Wow, I cannot believe how many times I’ve removed bees from this property on Redwood Shores. Swarms keep moving into the stucco fence section, and I’ve recommended to leave the void open so we can remove the swarms easier, but also let’s set up swarm traps for anything else in the future. The bees actually this time moved into a section next to the last. And this colony swarmed many times before we got there as there were many opened queen cells, small population, and zero brood. We vacuumed all the bees and took them home to combine with another colony,.
I’m really glad that a local golf and country club is doing their part in protecting our local honeybees. They have several oak trees that have active hives in the hollows and they are willing to just let them be. To prevent swarms of bees from moving into their club house or other structures in the area they have placed a few swarm traps near the 6+ colonies. This would be my third time removing a swarm trap on the golf course.
We brought the swarm trap home in the evening to transfer them to a hive box. A small established colony.
Found a tiny queen. Either a virgin or just mated as there are no eggs on the fresh comb they built.
Posted in Bee Removal, Honey Bees, Los Altos, Swarms
Tagged Bees, Golf Course, Hives, Honeybees, LAGCC, Los Altos, Los Altos Golf And Country Club, oak tree
Ed who actually contacted me in 2012 not regarding bee removal but wanting some help on starting some hives on his property, this year called and needed help on relocating a hive that has been living in the soffit for over 7 years. The bees have finally started to move into a lower unit of the property that he rents out and it was time to move them.
Above is where the bees are located. They are entering and exiting throuhg the rotted sideboard where a cleanout is sticking out. A thermal image shows where they are at.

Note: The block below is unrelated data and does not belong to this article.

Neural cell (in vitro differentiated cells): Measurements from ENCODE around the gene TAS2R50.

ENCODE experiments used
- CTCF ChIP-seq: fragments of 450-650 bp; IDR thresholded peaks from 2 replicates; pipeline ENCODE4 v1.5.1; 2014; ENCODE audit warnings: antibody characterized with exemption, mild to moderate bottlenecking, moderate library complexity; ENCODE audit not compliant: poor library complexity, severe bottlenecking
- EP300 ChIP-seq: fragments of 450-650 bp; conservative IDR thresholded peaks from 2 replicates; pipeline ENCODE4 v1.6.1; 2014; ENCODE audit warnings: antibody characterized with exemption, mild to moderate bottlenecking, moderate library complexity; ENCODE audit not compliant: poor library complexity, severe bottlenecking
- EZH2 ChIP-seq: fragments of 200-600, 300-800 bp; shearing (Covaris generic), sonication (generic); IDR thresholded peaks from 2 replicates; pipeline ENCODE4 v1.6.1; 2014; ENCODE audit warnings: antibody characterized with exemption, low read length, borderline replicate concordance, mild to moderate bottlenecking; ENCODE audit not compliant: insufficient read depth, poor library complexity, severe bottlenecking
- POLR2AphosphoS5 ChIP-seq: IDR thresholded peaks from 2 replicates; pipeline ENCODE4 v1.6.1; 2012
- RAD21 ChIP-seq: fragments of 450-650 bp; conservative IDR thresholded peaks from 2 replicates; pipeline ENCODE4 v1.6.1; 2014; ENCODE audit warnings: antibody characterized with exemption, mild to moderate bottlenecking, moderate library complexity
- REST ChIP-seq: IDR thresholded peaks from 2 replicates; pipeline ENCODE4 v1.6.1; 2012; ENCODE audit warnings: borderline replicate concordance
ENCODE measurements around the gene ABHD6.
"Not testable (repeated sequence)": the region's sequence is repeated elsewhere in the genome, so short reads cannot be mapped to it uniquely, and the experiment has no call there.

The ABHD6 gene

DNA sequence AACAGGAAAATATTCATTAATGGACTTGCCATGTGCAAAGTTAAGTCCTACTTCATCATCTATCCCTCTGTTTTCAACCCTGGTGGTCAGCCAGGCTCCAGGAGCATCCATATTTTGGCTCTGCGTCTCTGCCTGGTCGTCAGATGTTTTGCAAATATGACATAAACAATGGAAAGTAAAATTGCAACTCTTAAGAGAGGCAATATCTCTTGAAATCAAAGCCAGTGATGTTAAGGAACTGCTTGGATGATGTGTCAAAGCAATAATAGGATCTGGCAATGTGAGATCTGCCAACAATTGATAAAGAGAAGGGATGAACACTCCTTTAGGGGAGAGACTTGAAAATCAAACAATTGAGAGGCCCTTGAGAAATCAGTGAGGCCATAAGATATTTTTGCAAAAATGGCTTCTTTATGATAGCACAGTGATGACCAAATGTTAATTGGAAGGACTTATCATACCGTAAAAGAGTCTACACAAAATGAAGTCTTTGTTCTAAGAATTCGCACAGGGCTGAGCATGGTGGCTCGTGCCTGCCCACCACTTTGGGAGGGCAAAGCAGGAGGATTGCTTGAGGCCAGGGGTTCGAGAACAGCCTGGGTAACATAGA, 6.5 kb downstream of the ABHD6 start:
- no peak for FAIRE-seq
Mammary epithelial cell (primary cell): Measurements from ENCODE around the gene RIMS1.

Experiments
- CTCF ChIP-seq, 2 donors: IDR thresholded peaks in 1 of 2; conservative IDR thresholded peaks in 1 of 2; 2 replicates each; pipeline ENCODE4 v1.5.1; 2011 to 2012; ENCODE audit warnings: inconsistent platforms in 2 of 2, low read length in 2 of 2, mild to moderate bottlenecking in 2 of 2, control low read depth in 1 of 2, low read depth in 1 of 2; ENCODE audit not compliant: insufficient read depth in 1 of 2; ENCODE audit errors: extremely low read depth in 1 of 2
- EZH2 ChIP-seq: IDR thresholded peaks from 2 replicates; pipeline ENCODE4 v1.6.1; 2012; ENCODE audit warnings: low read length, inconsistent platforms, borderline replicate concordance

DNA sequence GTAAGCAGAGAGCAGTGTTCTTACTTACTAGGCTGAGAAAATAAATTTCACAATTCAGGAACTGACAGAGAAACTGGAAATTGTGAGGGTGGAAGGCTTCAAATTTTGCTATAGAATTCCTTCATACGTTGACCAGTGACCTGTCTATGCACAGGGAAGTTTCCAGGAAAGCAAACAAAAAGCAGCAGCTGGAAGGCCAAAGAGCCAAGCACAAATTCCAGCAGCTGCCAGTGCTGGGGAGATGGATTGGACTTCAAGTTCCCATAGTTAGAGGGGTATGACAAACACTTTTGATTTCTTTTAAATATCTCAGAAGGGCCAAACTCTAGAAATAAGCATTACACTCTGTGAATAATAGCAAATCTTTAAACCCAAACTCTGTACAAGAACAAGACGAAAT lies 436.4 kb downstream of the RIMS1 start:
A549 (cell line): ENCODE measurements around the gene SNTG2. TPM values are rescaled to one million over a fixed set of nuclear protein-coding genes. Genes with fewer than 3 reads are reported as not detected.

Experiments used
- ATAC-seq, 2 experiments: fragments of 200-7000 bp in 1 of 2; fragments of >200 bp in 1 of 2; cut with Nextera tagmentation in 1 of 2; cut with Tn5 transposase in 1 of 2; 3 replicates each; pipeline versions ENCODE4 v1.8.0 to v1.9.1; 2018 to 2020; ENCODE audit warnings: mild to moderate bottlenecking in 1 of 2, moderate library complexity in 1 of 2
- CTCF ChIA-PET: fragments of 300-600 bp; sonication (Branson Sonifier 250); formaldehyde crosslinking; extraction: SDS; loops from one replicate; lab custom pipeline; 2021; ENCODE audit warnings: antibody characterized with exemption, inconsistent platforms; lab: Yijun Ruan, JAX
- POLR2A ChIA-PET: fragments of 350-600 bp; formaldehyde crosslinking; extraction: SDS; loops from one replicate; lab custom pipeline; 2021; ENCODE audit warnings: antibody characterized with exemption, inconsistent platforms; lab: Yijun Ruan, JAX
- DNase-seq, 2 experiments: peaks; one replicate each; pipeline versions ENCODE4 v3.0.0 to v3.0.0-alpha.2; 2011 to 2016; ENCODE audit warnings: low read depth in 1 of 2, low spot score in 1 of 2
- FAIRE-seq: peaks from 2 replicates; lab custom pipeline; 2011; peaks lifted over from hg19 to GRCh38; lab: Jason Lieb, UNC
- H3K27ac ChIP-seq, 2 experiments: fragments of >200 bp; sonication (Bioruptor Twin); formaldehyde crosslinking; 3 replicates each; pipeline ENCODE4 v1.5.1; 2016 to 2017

Holy cow! This really feral hive wasn’t so kind. Pried just a little bit of the plywood and they were all over my dad and I. And throughout the removal they didn’t let up. My dad received several stings to the face and a couple of stings for me to my arm since I was the one cutting out the combs.
And finally we expose the large feral hive. They were completely out of room. TONS of bees!
Large comb sections were cut out slightly larger than deep hive body. Tons of brood and honey that rained on me as I was removing comb.
And yup, we caught the mighty queen that has been passing on the great survival genetics.
Rich contacted me a while back regarding getting some bees for his empty hives as his bees didn’t make it through Winter. Instead of buying packaged bees he wanted to try out some feral bees as they are more accustomed to our local environment.
He brings home the Stanford Alvarado colony that has a new queen that emerged last month from a queen cell. The colony is about 6 medium frames full with brood, honey, and all the goods. Thanks Rich for adopting this healthy colony of honeybees!
We want to start this blog off by saying thanks to Kevin for calling us regarding bees at the apartment he rents instead of the property manager phoning an exterminator company to kill the bees. Kevin was very proactive in talking the property manager into having us rescue the bees and he even went up to the roof, removed the vent cover, and found the bees in a position where we can remove them all safely.
Here’s what we found when we arrived. The bees build near the top but started to move down after the cover was removed. But we were still able to reach them all with bee vac extensions.
Here’s our bee hero Kevin.
A nice looking large queen.
Thanks Kevin for calling us to rescue our local honeybees!
A quick blog post. Honeybees seem to like garbage/recycle/compost bins, especially the smaller after-swarms. From the looks of this colony, they moved in, built out some comb, but decided to leave. Only like 20 bees were left after the family flew off to their new home.
Did a site check the other day after receiving a call from Sara of Menlo Park. They recently bought a house and is currently remodeling it. The neighbor told them that the hive have been there for over 5 years and each year it would throw off a couple of swarms. And from the looks of it, they are hot and overcrowded again. Possibly soon they will swarm again.
What’s so cool is that Sara and her husband Nick wants to relocate the bees to their backyard. So I sent them my beginner equipment list for them to order everything, then we will do a cutout and relocate them into Langstroth hive boxes so they can continue to thrive in the same neighborhood.
Posted in Adopt A Hive, Bee Removal, Cutout, Honey Bees, Menlo Park
Tagged Bee Hive, bee relocation, Bee Rescue, bees for sale, Bees in wall, Cutout, Honey, Honeybees